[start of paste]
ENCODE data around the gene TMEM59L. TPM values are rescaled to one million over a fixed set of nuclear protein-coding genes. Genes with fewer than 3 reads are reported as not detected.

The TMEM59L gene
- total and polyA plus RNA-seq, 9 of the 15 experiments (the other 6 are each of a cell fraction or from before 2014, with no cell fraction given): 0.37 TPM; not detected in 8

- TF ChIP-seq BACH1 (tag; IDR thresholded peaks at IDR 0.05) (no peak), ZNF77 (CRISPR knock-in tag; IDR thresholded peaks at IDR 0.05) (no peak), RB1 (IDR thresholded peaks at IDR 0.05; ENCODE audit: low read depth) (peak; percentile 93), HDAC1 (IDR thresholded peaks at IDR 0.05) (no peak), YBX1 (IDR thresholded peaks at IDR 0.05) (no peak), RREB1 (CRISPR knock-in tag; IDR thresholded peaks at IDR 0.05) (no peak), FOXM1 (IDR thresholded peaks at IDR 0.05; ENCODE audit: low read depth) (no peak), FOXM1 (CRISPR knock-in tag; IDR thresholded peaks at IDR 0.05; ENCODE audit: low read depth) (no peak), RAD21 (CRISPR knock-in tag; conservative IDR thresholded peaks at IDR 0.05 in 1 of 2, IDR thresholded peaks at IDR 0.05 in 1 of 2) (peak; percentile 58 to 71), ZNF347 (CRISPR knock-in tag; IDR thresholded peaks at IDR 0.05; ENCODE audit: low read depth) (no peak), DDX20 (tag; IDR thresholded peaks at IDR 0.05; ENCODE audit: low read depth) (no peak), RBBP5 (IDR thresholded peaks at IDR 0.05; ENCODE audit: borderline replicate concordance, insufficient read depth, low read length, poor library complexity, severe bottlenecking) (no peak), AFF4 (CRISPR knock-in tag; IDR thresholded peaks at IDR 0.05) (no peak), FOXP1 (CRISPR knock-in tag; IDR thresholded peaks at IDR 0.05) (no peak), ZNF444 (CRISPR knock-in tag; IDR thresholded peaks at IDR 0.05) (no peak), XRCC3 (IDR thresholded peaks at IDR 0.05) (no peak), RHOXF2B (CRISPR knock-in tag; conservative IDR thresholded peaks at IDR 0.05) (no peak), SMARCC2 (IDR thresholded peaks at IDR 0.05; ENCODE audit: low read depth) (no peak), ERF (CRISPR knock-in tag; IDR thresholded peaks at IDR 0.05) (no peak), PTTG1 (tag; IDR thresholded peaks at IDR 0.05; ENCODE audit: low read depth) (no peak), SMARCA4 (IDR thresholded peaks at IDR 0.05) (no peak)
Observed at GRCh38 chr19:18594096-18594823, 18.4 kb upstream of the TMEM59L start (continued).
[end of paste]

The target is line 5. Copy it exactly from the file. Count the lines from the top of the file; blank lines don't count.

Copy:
Observed at GRCh38 chr19:18594096-18594823, 18.4 kb upstream of the TMEM59L start (continued).